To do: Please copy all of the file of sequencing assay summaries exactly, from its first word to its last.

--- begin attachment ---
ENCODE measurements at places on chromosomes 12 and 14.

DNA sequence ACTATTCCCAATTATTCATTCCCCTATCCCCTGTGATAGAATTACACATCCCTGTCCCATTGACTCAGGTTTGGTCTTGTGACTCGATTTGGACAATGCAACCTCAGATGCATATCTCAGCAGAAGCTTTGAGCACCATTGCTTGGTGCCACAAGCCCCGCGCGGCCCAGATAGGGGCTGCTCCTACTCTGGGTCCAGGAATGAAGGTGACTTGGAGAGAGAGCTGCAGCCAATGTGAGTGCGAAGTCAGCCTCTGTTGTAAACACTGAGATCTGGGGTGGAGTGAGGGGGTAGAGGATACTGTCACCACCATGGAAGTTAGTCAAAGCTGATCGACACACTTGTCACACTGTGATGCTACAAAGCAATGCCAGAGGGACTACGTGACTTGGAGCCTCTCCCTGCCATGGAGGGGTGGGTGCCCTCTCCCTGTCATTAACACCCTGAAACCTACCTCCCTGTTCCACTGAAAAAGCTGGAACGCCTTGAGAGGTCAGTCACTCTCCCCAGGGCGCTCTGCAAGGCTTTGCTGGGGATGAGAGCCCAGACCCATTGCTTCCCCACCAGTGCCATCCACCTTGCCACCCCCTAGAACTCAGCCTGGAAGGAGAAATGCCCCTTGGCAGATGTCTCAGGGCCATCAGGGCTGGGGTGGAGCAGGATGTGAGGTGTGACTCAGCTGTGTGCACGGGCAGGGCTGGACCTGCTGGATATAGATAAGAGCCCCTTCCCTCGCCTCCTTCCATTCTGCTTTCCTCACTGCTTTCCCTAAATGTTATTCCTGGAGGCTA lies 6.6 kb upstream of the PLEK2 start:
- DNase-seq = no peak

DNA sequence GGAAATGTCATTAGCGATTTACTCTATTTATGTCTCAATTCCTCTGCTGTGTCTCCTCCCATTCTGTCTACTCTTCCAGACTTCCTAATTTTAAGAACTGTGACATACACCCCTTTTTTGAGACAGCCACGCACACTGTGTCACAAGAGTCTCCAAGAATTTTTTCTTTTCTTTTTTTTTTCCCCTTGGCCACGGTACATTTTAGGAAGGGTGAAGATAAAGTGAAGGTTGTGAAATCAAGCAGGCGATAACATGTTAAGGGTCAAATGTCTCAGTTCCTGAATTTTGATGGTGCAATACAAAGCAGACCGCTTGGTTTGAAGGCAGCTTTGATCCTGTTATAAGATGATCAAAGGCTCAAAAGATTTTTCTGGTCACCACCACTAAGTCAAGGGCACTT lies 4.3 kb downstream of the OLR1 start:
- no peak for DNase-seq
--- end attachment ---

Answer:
ENCODE measurements at places on chromosomes 12 and 14.

DNA sequence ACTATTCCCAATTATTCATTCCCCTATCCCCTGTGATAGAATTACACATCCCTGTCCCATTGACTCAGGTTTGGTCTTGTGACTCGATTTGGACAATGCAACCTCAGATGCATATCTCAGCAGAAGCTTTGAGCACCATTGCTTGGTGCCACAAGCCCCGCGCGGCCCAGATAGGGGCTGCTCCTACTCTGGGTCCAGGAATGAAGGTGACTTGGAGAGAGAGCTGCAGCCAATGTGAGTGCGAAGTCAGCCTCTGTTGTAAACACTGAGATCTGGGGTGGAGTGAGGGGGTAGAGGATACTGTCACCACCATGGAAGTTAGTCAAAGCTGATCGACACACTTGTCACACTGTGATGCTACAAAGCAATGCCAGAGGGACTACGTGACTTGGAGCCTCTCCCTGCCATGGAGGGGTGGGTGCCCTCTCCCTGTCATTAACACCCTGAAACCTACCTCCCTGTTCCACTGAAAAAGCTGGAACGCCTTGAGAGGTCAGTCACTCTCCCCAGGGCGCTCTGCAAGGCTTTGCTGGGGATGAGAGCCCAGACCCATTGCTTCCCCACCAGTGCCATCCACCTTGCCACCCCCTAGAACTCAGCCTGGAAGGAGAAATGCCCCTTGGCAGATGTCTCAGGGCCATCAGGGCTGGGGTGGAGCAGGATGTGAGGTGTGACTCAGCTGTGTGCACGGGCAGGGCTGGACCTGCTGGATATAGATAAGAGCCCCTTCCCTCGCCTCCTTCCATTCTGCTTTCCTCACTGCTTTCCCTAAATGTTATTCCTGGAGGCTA lies 6.6 kb upstream of the PLEK2 start:
- DNase-seq = no peak

DNA sequence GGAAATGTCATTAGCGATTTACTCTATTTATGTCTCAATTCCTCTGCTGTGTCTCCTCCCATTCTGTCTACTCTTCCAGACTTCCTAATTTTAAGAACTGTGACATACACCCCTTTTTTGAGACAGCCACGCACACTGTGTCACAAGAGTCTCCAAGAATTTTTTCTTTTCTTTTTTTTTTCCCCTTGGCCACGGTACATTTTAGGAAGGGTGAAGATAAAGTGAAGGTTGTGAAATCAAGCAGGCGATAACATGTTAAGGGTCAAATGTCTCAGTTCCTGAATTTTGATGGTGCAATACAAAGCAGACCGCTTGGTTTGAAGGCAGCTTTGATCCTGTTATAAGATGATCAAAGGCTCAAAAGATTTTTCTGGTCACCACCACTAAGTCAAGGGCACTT lies 4.3 kb downstream of the OLR1 start:
- no peak for DNase-seq